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Battery Voltage getting dropped during discharging

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I'm having a 4.2V 2A Li-ion battery.

Just to understand how the battery behaves when discharging, I connected the 4.2V Li-ion battery across this DC Electronic load and set the current limit to 500mA on the electronic load.

When I turned on the DC Load, I saw the voltage on the Electronic load to be around 2.4V while discharging and the current consumed by the load is 500mA.

I was confused. This should not happen, right?

The battery voltage should be constant right since the current limit is less than 2A (the battery capacity)? Maybe, I would have accepted the 2.4V if the current was set more than 2A. But it is not the case.

Please let me know whether this behavior is correct or if there's something wrong with my understanding.
 

Hi,

I guess 2A is wrong at all. It should be 2Ah. It's not capacity, it's not current, it's charge.

500mA is the current.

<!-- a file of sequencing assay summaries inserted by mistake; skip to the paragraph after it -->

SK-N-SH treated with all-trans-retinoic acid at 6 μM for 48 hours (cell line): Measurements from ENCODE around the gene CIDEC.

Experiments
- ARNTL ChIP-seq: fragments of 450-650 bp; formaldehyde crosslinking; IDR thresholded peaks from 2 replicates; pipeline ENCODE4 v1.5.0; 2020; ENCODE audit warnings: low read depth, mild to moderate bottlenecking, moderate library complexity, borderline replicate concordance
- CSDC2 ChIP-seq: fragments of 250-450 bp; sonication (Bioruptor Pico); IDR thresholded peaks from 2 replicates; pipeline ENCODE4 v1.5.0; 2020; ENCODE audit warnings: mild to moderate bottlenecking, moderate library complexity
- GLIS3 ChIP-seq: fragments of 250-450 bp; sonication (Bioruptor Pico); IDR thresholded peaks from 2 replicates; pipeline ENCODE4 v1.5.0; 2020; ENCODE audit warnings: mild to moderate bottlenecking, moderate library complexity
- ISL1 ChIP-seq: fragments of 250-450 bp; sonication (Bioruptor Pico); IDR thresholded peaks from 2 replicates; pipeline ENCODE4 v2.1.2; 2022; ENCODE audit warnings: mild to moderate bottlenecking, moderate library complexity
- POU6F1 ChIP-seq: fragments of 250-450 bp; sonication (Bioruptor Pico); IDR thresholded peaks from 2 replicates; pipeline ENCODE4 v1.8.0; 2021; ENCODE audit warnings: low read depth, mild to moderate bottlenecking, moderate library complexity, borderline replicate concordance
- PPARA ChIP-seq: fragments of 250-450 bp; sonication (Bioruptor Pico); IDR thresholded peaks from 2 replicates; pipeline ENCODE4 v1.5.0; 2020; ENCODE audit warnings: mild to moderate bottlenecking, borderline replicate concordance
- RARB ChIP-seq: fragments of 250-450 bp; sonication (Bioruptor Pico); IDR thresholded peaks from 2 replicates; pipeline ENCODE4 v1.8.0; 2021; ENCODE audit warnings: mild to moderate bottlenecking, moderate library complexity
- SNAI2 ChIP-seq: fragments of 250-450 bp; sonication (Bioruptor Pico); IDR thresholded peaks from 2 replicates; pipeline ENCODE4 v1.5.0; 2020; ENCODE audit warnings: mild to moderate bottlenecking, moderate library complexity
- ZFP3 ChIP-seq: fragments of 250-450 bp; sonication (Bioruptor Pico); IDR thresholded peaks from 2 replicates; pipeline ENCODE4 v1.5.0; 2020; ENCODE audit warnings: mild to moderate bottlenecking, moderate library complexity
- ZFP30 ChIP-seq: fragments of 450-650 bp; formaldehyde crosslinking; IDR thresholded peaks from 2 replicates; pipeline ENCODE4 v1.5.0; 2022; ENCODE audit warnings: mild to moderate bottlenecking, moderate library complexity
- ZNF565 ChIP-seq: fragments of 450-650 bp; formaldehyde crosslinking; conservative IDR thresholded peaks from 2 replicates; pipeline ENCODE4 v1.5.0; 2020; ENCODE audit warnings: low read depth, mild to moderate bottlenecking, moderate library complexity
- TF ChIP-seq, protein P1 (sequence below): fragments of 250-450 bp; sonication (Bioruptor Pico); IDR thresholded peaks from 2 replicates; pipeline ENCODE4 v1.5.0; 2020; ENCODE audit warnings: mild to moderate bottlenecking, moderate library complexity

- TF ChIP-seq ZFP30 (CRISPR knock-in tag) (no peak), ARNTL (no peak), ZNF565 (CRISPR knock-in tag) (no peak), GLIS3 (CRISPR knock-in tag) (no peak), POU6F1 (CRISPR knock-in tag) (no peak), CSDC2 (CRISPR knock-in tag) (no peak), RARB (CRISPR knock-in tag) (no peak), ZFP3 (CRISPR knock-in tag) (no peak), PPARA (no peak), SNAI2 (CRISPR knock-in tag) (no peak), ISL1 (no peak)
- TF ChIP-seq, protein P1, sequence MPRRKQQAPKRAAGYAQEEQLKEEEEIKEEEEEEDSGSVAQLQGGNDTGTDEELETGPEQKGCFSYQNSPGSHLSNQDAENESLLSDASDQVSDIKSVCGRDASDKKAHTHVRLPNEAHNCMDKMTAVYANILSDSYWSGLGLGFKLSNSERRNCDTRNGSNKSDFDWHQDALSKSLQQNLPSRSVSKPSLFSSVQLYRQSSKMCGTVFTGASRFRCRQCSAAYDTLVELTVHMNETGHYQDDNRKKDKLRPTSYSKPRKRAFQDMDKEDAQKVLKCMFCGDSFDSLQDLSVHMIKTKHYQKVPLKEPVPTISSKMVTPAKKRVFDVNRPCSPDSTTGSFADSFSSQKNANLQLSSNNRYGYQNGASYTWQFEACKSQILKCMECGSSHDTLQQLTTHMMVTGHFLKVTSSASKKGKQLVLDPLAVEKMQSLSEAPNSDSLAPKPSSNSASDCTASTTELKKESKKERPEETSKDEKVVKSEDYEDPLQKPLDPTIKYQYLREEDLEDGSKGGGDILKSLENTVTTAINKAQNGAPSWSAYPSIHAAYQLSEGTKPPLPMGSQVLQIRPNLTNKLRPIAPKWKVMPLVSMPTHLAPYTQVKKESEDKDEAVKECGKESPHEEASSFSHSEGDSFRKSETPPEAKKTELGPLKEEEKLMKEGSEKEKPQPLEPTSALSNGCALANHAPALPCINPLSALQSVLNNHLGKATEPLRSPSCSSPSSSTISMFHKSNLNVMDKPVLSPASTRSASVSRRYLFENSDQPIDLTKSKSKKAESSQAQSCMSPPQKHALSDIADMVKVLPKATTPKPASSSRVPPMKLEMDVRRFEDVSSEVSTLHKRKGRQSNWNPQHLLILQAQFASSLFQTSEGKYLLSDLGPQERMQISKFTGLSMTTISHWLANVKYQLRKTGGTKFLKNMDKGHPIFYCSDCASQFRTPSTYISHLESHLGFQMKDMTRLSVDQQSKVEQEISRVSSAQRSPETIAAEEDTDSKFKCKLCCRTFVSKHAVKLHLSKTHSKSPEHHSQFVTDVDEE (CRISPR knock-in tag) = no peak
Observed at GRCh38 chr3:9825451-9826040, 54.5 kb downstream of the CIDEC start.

There are batteries with 2Ah, which can easily supply 500mA, and there are 2Ah batteries where you are not allowed to draw 500mA.
As so often: the datasheet should tell.

Connecting a load to a battery will always drop the voltage. In short time (seconds) according Ohm's law (battery internal resistance and wiring resistance) ... long time (over hours) according the charge state.

All this is well known and you can find a lot of information in the internet. High quality information is provided by the battery manufacturers.
(They know best how their batteries work)

Klaus
 

I agree, the question is almost useless without a battery specification. If it's an industry standard cell, I will allow 1C, more likely 2C discharge current with moderate voltage drop. You'll refer to the datasheet in case of doubt. Means your cell is either discharged, defective or non-standard.
 

Why do you wrongly think that the discharging battery voltage will stay constant?

You have ruined the battery cell to allow its voltage to drop too low.
Below 3.2V its capacity is reduced permanently.
Below 3.0V metallic lithium might form inside and cause it to catch on fire and/or explode if it is fast charged.
 

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